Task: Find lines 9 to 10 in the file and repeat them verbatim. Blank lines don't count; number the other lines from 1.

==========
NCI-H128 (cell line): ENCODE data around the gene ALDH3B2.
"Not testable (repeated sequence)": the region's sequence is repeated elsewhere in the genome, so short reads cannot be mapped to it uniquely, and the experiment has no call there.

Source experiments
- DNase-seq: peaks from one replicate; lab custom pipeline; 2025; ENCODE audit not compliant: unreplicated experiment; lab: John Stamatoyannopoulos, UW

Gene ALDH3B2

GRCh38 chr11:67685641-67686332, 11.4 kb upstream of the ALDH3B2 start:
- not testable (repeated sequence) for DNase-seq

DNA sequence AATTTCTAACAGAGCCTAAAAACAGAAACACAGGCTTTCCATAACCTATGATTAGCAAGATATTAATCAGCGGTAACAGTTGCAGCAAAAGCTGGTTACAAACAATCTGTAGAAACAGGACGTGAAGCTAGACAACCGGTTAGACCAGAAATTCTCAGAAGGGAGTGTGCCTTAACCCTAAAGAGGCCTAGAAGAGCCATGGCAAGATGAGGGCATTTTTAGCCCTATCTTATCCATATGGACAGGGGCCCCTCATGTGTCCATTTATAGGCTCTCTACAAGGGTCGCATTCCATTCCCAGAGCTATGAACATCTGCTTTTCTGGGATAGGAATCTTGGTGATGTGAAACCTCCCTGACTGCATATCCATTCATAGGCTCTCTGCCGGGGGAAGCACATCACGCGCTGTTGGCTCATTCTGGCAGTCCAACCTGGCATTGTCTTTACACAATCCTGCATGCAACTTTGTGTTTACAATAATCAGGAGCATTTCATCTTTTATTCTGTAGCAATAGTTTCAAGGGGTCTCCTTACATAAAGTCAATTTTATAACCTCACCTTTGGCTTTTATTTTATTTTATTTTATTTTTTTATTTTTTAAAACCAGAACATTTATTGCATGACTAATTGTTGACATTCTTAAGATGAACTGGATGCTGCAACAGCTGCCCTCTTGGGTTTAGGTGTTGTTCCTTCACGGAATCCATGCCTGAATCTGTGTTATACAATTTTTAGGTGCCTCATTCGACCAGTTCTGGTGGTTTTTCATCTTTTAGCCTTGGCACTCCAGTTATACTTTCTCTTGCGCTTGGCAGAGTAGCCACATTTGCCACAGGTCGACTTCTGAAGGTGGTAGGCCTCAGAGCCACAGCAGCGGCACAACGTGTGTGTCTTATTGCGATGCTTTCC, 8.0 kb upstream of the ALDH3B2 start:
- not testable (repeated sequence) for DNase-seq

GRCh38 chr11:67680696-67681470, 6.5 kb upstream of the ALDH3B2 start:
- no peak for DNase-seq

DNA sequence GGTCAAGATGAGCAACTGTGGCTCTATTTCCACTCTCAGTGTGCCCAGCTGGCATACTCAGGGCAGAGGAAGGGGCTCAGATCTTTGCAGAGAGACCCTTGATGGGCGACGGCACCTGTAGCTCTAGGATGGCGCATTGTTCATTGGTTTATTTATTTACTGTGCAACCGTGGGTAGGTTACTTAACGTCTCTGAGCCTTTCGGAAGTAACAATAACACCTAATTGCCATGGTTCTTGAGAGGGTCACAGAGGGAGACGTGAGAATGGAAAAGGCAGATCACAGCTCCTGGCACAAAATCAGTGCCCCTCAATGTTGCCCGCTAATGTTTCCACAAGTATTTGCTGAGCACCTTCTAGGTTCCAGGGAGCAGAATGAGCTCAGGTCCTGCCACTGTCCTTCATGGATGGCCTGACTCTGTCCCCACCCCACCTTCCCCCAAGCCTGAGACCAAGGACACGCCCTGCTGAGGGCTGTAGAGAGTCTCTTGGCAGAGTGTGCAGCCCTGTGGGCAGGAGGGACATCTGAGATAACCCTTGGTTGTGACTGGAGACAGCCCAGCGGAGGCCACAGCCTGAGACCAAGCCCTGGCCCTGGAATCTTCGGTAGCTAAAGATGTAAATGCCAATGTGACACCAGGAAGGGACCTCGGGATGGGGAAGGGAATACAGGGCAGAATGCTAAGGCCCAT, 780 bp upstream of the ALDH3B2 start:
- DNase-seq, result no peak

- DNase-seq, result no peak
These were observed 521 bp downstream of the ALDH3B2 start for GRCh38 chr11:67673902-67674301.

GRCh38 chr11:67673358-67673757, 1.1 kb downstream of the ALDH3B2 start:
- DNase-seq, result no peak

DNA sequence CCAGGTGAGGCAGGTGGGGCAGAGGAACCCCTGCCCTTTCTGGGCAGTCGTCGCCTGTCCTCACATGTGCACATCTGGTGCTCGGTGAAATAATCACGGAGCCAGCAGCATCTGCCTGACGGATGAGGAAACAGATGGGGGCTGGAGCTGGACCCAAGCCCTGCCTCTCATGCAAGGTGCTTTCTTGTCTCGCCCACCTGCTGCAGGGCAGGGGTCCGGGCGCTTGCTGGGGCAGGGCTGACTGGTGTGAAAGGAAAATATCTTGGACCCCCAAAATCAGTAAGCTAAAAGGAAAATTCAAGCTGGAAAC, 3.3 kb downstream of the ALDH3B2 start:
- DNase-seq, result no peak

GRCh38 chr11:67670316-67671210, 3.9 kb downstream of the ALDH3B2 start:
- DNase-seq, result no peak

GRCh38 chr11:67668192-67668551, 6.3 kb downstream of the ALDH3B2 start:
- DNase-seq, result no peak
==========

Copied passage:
- not testable (repeated sequence) for DNase-seq

GRCh38 chr11:67680696-67681470, 6.5 kb upstream of the ALDH3B2 start: